555. Is there any substance that can stop magnetic fields — K, Mendenhall, MS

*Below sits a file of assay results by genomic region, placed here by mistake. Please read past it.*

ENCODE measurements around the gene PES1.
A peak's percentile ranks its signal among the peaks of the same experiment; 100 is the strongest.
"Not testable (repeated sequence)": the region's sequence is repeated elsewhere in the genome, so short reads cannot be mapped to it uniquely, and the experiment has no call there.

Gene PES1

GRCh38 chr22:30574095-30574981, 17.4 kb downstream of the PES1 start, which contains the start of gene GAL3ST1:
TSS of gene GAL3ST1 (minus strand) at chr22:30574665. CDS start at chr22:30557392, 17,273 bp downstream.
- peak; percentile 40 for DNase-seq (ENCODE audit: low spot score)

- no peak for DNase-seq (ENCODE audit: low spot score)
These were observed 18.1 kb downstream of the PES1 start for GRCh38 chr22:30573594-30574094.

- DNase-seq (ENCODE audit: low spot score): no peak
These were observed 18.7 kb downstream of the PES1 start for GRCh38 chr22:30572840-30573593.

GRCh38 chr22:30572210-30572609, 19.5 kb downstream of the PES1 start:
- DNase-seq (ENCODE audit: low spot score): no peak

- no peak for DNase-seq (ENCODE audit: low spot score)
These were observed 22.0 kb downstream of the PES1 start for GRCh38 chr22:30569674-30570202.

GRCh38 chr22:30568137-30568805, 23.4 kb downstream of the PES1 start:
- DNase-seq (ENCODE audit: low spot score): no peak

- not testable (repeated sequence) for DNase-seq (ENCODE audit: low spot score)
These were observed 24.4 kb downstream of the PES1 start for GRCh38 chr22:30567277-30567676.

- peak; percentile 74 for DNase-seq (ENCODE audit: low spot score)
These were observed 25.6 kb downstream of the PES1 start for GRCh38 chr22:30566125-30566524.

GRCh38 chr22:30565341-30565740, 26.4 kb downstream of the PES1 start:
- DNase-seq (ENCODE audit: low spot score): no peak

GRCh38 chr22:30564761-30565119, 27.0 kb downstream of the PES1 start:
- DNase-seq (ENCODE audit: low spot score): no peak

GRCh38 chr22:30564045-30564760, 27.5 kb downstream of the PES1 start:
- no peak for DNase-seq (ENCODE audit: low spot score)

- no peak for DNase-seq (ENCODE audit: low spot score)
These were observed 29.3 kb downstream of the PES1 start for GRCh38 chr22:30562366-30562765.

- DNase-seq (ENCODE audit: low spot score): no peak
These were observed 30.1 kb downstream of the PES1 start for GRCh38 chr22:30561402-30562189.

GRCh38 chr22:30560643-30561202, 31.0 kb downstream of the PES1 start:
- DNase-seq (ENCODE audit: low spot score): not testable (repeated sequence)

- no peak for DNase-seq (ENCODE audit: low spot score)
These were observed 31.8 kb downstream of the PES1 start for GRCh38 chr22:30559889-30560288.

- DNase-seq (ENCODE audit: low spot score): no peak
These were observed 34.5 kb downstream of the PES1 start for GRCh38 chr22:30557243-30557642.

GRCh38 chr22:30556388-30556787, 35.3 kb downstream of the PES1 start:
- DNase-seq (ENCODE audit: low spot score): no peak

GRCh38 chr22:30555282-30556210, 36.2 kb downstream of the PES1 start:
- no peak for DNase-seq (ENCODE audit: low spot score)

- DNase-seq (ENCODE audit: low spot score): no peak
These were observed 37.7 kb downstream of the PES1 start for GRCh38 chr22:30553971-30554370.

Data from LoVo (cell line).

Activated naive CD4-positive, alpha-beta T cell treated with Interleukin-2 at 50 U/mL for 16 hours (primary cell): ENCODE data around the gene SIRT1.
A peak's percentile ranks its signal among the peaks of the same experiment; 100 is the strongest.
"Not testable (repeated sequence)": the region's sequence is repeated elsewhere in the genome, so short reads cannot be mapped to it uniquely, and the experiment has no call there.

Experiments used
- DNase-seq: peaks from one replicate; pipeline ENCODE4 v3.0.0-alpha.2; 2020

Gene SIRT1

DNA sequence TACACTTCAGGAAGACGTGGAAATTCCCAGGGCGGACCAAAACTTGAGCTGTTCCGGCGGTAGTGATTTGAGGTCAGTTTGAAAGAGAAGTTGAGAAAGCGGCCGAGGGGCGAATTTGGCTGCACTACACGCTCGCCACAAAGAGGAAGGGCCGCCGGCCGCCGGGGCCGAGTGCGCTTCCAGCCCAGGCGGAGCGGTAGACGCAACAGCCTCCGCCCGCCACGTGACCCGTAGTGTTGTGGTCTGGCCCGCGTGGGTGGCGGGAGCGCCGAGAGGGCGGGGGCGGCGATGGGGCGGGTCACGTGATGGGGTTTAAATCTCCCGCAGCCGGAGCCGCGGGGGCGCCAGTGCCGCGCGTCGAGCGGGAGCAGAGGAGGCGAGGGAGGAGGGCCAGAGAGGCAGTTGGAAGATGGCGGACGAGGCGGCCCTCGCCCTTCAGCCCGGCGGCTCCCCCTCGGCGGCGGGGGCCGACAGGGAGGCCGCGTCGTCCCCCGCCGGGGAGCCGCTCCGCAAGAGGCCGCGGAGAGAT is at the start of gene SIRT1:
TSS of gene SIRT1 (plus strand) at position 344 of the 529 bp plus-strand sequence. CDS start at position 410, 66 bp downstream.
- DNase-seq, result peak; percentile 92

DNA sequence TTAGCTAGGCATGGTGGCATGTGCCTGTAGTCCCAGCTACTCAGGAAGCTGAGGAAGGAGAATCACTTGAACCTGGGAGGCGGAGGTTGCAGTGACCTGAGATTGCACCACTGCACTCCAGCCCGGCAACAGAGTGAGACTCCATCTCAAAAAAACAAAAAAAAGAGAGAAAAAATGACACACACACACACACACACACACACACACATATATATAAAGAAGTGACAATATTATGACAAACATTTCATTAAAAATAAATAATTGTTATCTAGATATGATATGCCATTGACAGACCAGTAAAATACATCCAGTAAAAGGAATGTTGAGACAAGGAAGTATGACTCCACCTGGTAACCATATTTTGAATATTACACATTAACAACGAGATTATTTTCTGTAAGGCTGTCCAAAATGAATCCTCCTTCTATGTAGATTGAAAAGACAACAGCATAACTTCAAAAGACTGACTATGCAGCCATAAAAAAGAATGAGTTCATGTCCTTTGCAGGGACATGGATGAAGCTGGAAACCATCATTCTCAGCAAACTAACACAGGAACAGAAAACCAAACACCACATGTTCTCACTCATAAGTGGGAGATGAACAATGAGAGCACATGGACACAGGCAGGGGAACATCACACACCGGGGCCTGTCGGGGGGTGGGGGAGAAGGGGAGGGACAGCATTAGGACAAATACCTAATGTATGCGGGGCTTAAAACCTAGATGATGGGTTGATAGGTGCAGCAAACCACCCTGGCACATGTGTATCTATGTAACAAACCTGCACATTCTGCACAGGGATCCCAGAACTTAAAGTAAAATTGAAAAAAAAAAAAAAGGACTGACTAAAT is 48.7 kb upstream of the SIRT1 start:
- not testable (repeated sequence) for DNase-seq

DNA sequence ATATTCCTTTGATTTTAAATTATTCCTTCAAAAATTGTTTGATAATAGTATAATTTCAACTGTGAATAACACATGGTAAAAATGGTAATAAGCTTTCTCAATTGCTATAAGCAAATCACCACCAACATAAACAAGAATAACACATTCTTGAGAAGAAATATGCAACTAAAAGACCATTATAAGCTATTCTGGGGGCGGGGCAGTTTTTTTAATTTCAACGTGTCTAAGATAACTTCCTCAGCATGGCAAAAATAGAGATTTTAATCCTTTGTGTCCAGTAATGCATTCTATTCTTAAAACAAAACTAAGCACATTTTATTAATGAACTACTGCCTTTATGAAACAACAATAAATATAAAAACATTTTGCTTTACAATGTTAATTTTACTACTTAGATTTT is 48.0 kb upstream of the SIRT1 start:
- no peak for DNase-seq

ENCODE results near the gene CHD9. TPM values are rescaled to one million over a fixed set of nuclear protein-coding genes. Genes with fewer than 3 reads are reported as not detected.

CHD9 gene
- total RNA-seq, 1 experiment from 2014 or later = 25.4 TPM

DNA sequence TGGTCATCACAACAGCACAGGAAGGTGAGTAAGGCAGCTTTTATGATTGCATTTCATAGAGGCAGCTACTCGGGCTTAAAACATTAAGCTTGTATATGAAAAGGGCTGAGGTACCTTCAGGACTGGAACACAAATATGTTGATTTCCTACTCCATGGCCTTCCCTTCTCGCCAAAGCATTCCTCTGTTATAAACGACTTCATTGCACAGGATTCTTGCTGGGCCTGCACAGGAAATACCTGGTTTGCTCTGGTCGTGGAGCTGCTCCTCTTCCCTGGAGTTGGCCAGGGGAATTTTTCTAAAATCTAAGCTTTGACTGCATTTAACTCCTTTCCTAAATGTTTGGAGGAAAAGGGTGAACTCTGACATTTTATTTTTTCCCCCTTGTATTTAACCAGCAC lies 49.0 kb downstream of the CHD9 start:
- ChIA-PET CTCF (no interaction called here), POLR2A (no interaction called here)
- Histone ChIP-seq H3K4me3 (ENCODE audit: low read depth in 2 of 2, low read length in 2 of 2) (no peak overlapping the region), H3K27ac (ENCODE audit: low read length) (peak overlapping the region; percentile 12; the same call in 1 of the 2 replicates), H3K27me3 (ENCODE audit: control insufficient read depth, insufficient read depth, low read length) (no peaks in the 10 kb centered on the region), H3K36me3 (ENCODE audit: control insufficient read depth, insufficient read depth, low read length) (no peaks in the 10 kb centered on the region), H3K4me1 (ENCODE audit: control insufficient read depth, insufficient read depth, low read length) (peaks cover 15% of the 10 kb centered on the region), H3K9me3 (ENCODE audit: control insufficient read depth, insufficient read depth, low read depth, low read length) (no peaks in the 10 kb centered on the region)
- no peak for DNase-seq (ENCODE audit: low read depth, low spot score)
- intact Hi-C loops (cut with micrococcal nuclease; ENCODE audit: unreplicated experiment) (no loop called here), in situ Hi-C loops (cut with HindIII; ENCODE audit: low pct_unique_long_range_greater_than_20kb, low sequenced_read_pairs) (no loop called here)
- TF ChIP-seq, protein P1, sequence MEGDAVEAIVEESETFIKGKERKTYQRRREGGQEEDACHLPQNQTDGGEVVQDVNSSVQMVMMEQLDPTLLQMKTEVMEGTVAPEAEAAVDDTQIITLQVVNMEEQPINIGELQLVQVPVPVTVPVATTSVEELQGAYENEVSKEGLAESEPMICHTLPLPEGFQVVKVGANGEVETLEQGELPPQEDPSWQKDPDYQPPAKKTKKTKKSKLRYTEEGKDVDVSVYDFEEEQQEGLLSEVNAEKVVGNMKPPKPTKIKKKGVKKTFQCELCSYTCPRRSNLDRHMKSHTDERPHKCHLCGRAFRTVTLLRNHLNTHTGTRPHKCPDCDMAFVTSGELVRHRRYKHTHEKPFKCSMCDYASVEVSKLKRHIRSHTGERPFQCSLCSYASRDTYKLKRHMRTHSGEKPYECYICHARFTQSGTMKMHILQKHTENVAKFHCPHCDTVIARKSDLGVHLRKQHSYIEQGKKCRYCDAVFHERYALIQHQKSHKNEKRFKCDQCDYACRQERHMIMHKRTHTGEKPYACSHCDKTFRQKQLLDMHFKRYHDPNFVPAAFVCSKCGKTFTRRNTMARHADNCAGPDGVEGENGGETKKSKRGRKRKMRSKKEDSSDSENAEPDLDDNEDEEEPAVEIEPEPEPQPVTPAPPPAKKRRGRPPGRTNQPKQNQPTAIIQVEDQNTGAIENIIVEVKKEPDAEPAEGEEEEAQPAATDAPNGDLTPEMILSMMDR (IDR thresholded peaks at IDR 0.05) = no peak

Magnetic fields are related to what are call magnetic flux lines. These magnetic flux lines extend unbroken from north magnetic poles to south magnetic poles. Where the flux lines are close together, the magnetic field is strong. Thus to avoid magnetic fields, you need to keep magnetic flux lines away. Because magnetic flux lines can't be broken, they can't simply be made to disappear. To "stop" a magnetic field in a particular region of space, you have to either terminate the flux lines at a magnetic pole or you have to divert the flux lines away the region that you're interested in. The first strategy has a problem: no isolated magnetic poles (so-called "magnetic monopoles") have ever been found. That means that every north pole you find has a south pole attached to it. Thus you can't simply end the flux lines with magnetic poles because for each flux line you end with a south pole, you'll start a new one with the attached north pole. But the second strategy is reasonable. There are many materials that divert magnetic flux lines. One of the most important of these is a metal called "mu metal," an alloy that's made from nickel, iron, chromium, and copper. Mu metal attracts flux lines. It draws flux lines through itself so that if you were to wrap yourself in a layer of mu metal, any magnetic flux lines that would have gone through you (and thus exposed you to magnetic fields) will go through the mu metal instead. Mu metal and similar alloys are used routinely to shield objects that can't tolerate magnetic fields.